Protect Your Data

A research by Ontrack indicates that 80 percent of data loss customers regularly back up their data, only to find them less than adequate at the critical moment they need to restore them. Backups assume that hardware and storage media are in working order; that the data is not corrupted, and that your backup is recent enough to provide full recovery. In reality, hardware and software do fail and backups don't always contain current enough data.

While data may be inaccessible to you, our experiences indicate that approximately 95% of all inaccessible data can be recovered. This number approaches 100% if the drive is received before commercial utilities are exercised. Our data recovery experts have the ability to recover your data using proprietary techniques and tools developed through years of Research & Development.

Hard disk drives store data on one or more metal oxide platters. These platters, which spin at a rate of 3600-10,000 revolutions per minute, hold magnetic charges. A read/write head attached to an actuator arm actually floats on a cushion of air, 1-2 micro-inches (one millionth of an inch) above the surface of the platters. Data flows to and from these heads via electrical connections. Any force that alters this process may cause data loss to occur.
Increasing storage capacities amplify the impact of data loss. As more and more data is stored in smaller and denser areas, mechanical precision becomes crucial. As a part of this advancing technology, the drive tolerance (distance between the read/write head and the platter where data is stored) is steadily decreasing. A slight nudge, a power surge or a contaminant introduced into the drive may cause the head to touch the platter, resulting in a head crash.

Users can adopt the following procedures to avoid a critical data loss situation

  How to protect the drives from Hardware or Electronic Failure.

  • Never attempt any operation, like installations or repairs, with which you don't have experience.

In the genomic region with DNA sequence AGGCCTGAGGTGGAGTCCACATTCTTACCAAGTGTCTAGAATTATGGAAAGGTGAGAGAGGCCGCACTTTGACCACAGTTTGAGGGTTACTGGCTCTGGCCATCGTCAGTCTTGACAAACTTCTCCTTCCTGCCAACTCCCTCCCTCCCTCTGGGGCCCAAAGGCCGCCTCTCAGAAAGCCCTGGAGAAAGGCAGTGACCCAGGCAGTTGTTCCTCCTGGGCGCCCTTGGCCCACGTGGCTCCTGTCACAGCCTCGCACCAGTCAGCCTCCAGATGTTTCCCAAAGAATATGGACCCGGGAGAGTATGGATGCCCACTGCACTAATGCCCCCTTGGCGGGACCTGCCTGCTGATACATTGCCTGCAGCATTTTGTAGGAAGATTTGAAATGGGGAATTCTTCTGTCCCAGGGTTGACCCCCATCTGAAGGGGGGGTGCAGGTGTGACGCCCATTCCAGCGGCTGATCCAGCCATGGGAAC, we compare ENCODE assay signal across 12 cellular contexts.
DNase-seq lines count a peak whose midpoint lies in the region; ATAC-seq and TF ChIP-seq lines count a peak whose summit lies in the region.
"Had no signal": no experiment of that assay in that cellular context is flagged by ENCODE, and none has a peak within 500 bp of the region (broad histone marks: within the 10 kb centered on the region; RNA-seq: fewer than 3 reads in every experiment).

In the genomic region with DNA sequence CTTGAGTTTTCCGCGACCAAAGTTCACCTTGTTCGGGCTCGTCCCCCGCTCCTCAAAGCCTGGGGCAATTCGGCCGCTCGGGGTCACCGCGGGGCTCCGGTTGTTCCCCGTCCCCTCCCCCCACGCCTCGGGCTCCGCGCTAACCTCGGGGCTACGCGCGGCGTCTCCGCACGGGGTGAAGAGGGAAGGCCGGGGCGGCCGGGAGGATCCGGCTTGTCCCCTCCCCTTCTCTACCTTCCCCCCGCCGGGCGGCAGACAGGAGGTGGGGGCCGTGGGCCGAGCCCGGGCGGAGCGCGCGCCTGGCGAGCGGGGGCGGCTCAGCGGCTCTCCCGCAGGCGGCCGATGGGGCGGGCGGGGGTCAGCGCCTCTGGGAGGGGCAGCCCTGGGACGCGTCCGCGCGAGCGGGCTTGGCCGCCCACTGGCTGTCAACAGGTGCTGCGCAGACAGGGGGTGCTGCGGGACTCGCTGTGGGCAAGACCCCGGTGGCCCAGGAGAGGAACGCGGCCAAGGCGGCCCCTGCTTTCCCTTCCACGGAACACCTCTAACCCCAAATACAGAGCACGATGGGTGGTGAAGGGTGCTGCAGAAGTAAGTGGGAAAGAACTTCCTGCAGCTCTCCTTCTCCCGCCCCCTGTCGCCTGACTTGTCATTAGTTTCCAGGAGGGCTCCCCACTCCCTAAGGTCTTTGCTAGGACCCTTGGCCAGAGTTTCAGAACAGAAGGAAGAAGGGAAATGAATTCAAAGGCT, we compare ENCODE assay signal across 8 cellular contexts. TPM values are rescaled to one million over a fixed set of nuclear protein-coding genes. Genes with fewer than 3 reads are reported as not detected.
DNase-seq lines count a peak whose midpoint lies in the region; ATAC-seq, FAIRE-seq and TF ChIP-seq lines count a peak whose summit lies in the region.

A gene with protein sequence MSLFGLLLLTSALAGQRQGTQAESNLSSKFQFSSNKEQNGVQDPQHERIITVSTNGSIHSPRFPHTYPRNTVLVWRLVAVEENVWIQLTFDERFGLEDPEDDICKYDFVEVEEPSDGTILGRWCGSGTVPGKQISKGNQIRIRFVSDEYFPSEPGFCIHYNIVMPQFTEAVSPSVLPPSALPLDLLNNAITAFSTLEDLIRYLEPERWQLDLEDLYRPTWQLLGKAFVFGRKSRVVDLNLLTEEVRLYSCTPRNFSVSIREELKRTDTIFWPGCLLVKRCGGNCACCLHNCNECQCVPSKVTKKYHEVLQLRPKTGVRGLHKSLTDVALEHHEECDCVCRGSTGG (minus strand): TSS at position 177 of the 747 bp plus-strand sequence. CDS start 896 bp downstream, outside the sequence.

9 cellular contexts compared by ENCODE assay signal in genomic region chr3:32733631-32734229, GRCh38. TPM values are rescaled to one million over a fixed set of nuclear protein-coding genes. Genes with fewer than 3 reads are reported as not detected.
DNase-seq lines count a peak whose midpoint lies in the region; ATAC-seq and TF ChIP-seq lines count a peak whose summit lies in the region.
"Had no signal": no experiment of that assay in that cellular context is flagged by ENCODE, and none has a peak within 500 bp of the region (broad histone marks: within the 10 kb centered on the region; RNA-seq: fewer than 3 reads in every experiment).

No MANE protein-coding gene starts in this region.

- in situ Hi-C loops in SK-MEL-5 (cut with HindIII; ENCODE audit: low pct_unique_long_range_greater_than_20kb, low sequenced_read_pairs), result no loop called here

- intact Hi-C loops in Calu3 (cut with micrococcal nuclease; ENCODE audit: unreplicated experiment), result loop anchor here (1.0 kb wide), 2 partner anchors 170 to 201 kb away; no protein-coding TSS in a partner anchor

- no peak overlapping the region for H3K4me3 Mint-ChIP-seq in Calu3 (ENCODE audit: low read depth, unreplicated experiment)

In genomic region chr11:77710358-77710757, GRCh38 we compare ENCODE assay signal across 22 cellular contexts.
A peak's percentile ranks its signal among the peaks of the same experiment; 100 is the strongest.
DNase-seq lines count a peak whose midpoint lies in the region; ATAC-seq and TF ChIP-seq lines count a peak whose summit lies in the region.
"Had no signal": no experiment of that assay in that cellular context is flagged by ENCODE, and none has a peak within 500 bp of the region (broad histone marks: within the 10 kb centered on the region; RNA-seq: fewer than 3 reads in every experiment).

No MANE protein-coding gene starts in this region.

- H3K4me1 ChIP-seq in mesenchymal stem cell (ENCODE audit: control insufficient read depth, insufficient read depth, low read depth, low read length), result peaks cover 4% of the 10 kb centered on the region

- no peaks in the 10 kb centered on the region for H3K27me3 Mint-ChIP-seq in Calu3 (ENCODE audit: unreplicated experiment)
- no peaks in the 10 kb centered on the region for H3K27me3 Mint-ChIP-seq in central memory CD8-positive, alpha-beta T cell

• Avoid moving your computer, especially when it's in operation – it can result in severe mechanical damage to the hard drive.
  • Protect electrical components by using computers in a dry, shaded, dust-free area.
  • Protect against power surges with an uninterruptible power supply (UPS).
  • Do not shake or remove the covers on hard drives or tapes.
  • Store tested backups in an off-site location.
  • If any crash has occurred, don’t try to replace the Controller Board (PCB) or any parts of the drive; instead send the drive to a professional data recovery centre.

  How to protect data from Software Corruption/ Computer Viruses etc.

  • Back up data regularly and test them.
  • Use diagnostic utilities with caution. We have seen several utilities (claiming data recovery) writing many bytes to the drive from which data needs to be recovered.
  • Use a good anti-virus package and update the definitions regularly.
  • Obtain software from reputable sources only.
  • Scan all incoming data, including packaged software, for viruses.
  • Use a personal firewall to prevent attacks from hackers and malicious Trojans.

  Tips to avoid memory card damages

  • Do not remove memory card while photo saving and viewing is going on
  • Do not remove memory card during turning on/off your camera.
  • Do not change your memory card when the camera is on.
  • Stop taking/viewing new pictures when the battery is low.
  • Use memory cards from well known brands only (e.g SanDisk, Sony, Kingston, Lexar etc).
  • If several different memory cards get damaged in one camera, you may suspect there is some issue with your digital camera.
  • There is a lifespan for a memory card. Refer to the product manual for details on max write/ erase operations before using the card for several years.